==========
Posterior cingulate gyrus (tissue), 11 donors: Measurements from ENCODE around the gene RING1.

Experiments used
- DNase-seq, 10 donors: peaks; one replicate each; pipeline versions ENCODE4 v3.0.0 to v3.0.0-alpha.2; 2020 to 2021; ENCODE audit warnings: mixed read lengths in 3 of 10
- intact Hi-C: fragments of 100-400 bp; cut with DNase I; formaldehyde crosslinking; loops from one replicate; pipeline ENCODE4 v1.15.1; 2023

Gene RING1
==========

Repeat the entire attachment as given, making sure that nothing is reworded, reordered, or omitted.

Posterior cingulate gyrus (tissue), 11 donors: Measurements from ENCODE around the gene RING1.

Experiments used
- DNase-seq, 10 donors: peaks; one replicate each; pipeline versions ENCODE4 v3.0.0 to v3.0.0-alpha.2; 2020 to 2021; ENCODE audit warnings: mixed read lengths in 3 of 10
- intact Hi-C: fragments of 100-400 bp; cut with DNase I; formaldehyde crosslinking; loops from one replicate; pipeline ENCODE4 v1.15.1; 2023

Gene RING1